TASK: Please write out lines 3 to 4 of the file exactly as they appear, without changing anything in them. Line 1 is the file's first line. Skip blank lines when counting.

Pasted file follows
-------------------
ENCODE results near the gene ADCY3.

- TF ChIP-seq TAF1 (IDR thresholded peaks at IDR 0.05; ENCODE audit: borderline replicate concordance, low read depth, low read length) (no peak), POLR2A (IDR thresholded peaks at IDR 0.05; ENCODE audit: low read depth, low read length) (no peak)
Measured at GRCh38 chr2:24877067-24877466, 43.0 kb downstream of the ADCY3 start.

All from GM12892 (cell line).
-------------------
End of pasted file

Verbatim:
Measured at GRCh38 chr2:24877067-24877466, 43.0 kb downstream of the ADCY3 start.

All from GM12892 (cell line).